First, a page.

Drilling to save a boy’s life
Rural South Australian GP Dr Jeff Taylor got a phone call in 2004 that would change several lives, including his. He tells Mark O’Brien how he went from relaxing in front of a Saturday football game to drilling a hole in a young boy’s skull.
IT WAS June, 2004, and Dr Jeff Taylor was second on call at the Naracoorte Hospital, roughly 3.5 hours’ drive south of Adelaide.
“A 10-year-old boy had fallen from a quad-bike on a nearby property and been knocked unconscious, and I was called in to assist,” he says.
The boy had already been assessed and the hospital had called a retrieval team from Adelaide by the time Dr Taylor arrived, but one look at the patient revealed the situation was critical.
“His blood pressure was high and his pulse was low and his right pupil was fully dilated,” Dr Taylor said.
“It’s a sight you would never forget.
“He was ‘coning’ – pressure builds up inside the skull and pushes the brain back down the brain stem like water draining down a plug hole.”
With only one treatment available – drilling a hole in the boy’s skull to release the pressure – Dr Taylor retrieved the hospital’s burr hole kit and set about finding a neurosurgeon to advise him.
“What the boy really needed was a neurosurgeon, what he didn’t have was time,” he said.
“We took him into the operating theatre and got a neurosurgeon on the phone who talked me through the landmarks on the skull: two fingers in front of the ear, then two fingers above that.
“We had him all prepped and everybody was talking, but then, as I was about to make the cut, everybody stopped talking and the theatre went completely silent.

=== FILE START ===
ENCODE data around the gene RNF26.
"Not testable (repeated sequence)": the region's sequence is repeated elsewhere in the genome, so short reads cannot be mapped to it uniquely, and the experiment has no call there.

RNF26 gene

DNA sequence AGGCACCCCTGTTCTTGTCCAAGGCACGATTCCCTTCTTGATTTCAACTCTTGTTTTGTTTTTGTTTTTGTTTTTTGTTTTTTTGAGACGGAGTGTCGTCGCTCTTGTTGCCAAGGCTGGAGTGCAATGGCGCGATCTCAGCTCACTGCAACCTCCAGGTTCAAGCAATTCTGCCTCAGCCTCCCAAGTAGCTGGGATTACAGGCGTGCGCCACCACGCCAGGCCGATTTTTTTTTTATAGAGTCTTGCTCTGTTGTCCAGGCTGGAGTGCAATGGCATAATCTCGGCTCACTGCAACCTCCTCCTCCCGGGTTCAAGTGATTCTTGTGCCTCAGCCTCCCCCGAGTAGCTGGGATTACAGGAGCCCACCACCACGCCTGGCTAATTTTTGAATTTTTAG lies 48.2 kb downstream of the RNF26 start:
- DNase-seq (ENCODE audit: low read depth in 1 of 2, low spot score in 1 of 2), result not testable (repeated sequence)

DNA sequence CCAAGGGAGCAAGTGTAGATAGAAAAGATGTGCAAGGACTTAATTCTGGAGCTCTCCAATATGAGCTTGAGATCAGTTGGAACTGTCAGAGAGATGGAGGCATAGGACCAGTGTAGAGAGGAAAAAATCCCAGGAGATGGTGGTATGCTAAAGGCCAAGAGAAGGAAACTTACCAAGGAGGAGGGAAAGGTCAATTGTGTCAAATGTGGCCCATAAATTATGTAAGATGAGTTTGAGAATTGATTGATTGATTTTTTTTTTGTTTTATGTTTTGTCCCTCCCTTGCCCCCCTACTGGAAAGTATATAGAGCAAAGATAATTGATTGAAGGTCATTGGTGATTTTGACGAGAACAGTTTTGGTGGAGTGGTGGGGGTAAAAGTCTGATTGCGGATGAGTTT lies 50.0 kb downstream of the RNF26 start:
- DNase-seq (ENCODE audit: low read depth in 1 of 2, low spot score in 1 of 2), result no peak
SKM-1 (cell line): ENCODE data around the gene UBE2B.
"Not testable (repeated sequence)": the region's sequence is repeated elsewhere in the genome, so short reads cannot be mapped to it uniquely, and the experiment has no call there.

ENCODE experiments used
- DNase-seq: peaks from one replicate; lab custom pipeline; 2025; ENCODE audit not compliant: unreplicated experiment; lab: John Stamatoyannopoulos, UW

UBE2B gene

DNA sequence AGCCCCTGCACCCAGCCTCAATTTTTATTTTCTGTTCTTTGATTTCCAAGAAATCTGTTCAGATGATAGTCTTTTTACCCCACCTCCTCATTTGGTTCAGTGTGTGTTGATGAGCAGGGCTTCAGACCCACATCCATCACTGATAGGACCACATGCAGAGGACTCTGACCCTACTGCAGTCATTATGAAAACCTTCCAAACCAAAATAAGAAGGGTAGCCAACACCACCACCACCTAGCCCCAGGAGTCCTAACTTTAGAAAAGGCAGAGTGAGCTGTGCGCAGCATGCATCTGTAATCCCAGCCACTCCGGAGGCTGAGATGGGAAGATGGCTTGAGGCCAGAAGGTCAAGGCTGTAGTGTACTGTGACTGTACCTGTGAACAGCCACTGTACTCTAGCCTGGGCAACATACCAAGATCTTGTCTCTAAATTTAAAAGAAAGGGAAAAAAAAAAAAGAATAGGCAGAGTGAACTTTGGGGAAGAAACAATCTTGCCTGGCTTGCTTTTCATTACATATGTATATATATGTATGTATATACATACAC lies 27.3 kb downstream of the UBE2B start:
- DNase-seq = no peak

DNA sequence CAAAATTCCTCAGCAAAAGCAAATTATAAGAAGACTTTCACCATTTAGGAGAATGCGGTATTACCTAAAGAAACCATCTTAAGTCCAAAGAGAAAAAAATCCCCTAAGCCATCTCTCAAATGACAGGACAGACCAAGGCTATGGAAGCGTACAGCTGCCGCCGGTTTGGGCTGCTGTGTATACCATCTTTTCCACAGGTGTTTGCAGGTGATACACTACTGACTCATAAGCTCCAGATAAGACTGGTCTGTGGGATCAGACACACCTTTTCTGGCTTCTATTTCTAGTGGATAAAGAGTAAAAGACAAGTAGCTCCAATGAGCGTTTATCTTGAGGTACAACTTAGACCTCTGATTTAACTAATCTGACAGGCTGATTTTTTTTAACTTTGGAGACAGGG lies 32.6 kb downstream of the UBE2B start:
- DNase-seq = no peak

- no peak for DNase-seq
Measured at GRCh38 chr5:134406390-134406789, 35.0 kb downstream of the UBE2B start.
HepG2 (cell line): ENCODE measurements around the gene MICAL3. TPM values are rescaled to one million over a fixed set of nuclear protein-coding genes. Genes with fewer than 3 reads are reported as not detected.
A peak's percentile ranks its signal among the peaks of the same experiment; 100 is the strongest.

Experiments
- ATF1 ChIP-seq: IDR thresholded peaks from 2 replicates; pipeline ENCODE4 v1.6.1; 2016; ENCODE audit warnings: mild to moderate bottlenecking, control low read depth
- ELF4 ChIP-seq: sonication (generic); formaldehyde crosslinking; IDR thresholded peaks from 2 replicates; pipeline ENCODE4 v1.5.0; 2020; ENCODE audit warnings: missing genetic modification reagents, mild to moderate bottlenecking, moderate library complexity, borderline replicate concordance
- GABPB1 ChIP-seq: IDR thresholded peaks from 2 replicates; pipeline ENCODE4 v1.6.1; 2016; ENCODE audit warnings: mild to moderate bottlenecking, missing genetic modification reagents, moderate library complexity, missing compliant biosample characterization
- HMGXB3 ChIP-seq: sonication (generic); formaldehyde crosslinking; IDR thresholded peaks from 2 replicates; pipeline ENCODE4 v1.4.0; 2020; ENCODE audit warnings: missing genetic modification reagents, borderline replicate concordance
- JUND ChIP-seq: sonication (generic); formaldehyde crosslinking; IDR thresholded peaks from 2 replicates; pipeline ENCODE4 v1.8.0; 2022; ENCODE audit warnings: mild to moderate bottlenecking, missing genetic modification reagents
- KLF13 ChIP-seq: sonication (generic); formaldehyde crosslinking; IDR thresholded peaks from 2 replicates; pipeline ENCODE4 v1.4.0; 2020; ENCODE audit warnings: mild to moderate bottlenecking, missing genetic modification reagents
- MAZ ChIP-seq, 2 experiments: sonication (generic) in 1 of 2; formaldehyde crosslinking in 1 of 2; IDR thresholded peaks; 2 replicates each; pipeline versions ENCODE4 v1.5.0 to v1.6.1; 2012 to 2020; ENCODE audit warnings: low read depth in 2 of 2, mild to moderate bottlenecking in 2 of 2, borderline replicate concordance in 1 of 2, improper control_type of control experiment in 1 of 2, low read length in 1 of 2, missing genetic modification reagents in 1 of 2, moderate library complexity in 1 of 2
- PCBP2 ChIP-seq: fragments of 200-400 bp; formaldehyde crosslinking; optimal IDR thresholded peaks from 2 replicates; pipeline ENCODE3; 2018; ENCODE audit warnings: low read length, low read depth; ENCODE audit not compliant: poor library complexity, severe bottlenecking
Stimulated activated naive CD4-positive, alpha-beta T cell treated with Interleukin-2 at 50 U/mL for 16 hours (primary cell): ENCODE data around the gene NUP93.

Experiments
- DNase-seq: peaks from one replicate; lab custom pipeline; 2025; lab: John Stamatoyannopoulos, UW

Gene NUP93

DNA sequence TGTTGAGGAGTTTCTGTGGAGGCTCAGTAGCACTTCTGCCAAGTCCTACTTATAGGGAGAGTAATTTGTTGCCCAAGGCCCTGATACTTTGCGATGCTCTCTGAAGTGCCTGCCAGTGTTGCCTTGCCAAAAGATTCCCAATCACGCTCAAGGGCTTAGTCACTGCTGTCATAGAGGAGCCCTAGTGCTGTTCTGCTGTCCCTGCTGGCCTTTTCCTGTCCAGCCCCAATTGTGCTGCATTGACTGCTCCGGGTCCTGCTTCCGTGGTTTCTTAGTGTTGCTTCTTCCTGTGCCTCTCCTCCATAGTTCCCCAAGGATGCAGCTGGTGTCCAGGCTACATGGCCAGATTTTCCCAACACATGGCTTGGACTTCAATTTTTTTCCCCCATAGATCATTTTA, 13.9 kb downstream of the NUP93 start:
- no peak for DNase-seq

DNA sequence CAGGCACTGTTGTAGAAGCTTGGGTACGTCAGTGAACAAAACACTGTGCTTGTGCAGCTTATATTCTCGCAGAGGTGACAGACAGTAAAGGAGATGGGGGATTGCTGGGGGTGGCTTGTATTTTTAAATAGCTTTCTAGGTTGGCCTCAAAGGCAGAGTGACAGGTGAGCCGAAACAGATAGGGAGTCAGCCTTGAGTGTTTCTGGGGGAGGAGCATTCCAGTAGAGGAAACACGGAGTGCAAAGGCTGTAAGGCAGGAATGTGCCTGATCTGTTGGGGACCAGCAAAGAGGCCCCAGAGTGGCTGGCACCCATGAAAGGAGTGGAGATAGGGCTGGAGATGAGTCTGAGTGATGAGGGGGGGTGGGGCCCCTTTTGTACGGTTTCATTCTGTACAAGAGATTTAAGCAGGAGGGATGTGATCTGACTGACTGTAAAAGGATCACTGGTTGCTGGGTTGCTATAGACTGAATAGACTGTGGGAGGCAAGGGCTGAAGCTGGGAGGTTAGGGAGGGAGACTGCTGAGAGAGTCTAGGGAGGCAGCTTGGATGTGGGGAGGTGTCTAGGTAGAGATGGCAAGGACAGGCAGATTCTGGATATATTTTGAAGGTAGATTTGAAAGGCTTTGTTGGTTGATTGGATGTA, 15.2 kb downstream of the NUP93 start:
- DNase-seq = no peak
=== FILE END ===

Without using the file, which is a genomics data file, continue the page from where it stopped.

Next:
“But when I made my first cut and drilled in, nothing happened.
“By this stage his left pupil had dilated as well. This boy was dying right before my eyes and when you see those pupils fixed and dilated, it’s like looking into the soul.”
On the advice of the neurosurgeon, the boy was rolled onto his other side and Dr Taylor repeated the procedure.
“Out came this big rush of blood and he stabilised almost immediately,” he said.
“The neurosurgeon asked me, does the brain look swollen?
“I said, I don’t know – how is it supposed to look?”
Meanwhile, the retrieval unit from Adelaide was battling poor weather that threatened to shut the local airport.
“The rain and fog was moving in and the doctors on the plane told us the pilot asked them what would happen to the patient if they were unable to land?”
Dr Taylor said.
“They told him the boy would die, and I think it is a testament to the skill of that pilot and the doctors on board that they were able to get him back to Adelaide alive.”
The boy spent “a good couple of months” in hospital in Adelaide and, while he suffers some lingering memory deficits, he made a good recovery.
“My biggest fear at the time was, what if I did do something and it half-worked and left him in a vegetative state?” Dr Taylor said.
“But he was dying right in front of us and I couldn’t stand around and do nothing.
“I was able to see him in hospital in Adelaide about a week after the accident, but for the first month after the procedure I was really worried that what I had done may have produced a bad outcome.
“What has helped me through it all is that he has had a pretty good outcome.
“I knew the family quite well before the accident and although they have since moved to another town, I get to see him at the local field days each year.
“When I see his father he tells me, ‘I don’t want to have a headache when you’re around’.”
These days the burr hole kit sits back on the shelf at Naracoorte Hospital and Dr Taylor, who visited the boy’s school in the days after the accident to explain it to his class, said he is in no rush to take it down again.
“It is one of those things you’re taught in medical school; I distinctly remember the lecturer saying, one day you might have to do this.
“A lot of people want to know how it felt and people ask themselves what they would have done in your place.
“You hope you will never have to do it, but when you’re in that situation…
I would have been disappointed in myself if I had sat back and waited for the retrieval unit.”
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